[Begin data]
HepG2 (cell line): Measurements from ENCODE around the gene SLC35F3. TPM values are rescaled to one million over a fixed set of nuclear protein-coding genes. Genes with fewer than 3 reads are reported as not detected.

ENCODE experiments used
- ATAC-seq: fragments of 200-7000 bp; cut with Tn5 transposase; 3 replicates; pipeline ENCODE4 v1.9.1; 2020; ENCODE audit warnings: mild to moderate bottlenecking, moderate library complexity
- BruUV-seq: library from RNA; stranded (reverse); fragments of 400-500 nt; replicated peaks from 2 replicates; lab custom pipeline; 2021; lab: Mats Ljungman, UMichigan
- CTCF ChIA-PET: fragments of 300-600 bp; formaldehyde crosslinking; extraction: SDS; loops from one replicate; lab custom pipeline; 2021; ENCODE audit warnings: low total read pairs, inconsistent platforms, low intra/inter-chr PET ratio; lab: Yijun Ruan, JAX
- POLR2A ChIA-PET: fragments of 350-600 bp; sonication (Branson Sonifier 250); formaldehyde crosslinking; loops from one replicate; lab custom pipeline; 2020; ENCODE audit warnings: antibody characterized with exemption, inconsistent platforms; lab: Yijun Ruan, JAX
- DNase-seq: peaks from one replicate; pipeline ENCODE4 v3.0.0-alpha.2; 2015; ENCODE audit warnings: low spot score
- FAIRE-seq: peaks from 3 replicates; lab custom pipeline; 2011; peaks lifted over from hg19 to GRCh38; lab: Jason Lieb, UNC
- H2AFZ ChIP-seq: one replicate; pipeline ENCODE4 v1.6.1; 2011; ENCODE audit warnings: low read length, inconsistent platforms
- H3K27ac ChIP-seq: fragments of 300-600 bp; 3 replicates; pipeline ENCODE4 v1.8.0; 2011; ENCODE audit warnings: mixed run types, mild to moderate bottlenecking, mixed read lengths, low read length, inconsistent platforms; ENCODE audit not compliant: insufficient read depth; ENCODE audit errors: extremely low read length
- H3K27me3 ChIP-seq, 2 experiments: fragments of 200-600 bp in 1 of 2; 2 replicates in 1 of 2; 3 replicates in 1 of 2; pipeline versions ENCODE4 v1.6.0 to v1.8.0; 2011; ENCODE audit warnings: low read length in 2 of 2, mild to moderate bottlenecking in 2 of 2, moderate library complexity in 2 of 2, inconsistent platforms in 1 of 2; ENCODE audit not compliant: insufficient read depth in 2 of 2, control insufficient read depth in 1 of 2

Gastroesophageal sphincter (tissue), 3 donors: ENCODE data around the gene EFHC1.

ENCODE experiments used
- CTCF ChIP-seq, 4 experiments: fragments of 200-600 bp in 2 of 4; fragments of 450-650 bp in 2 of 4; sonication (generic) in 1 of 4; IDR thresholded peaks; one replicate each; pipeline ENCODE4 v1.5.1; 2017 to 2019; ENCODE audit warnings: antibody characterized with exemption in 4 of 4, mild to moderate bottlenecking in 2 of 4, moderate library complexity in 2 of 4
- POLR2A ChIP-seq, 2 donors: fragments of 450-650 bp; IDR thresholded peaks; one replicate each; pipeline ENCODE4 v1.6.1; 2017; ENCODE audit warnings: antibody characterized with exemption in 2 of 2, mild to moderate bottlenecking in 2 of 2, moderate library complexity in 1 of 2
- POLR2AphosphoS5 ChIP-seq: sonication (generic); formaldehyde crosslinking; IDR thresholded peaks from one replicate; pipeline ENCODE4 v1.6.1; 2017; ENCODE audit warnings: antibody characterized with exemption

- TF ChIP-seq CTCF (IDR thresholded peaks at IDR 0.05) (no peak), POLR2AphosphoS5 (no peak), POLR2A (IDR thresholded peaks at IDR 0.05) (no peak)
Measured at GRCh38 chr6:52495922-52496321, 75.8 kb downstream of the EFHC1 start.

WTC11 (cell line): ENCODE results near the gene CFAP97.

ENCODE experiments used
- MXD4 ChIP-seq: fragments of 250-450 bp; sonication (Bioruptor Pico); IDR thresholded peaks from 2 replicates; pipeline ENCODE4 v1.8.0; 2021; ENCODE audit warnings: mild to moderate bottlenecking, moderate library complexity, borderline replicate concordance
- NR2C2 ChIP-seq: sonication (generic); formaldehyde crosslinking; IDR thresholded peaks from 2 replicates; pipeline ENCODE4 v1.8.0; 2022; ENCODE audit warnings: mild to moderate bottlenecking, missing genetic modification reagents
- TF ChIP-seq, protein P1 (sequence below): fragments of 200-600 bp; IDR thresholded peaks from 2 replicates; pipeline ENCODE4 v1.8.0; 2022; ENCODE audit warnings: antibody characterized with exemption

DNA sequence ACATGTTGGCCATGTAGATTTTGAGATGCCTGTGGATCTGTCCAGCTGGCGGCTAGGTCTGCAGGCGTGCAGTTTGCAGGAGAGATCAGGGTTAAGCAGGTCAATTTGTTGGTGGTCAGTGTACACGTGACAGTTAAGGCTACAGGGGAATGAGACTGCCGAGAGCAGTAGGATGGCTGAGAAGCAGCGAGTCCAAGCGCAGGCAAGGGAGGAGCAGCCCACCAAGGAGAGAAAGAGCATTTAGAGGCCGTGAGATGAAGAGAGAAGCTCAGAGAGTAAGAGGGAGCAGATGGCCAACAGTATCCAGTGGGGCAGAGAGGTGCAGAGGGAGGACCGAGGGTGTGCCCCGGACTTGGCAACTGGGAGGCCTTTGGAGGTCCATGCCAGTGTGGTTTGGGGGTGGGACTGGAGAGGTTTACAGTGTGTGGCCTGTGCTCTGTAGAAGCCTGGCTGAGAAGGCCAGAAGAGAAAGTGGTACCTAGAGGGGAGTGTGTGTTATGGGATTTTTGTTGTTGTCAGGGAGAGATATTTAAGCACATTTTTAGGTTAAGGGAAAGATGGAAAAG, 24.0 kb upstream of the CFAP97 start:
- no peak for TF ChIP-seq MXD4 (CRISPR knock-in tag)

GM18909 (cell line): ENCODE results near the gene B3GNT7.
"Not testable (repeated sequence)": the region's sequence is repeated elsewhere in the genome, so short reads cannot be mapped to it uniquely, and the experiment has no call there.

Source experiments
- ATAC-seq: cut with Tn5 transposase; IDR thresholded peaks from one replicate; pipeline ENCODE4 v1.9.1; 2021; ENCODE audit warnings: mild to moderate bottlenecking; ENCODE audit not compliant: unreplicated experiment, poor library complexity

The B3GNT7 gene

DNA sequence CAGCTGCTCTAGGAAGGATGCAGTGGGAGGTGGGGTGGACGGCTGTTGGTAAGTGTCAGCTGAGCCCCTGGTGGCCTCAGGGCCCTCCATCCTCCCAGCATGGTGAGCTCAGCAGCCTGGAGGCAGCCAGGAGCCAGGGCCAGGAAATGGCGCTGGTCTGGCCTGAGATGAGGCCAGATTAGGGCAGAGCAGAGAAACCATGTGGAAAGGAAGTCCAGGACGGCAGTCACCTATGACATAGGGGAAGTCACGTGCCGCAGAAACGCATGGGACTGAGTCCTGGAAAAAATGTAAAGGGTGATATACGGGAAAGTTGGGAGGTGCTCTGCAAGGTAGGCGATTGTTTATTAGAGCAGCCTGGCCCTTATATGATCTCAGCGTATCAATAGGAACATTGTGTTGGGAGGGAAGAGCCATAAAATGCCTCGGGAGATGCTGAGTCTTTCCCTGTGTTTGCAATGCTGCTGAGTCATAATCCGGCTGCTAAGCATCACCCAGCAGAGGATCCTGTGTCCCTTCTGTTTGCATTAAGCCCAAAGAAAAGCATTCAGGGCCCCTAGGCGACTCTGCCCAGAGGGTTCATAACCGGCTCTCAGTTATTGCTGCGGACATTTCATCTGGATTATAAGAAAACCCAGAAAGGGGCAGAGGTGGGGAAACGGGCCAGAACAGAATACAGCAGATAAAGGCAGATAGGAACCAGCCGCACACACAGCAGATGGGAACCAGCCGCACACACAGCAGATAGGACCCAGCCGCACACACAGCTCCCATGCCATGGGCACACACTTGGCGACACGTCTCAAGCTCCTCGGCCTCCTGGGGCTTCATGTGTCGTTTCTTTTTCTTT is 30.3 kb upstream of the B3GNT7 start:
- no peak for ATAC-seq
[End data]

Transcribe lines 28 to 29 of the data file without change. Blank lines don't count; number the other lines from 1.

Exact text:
Source experiments
- ATAC-seq: cut with Tn5 transposase; IDR thresholded peaks from one replicate; pipeline ENCODE4 v1.9.1; 2021; ENCODE audit warnings: mild to moderate bottlenecking; ENCODE audit not compliant: unreplicated experiment, poor library complexity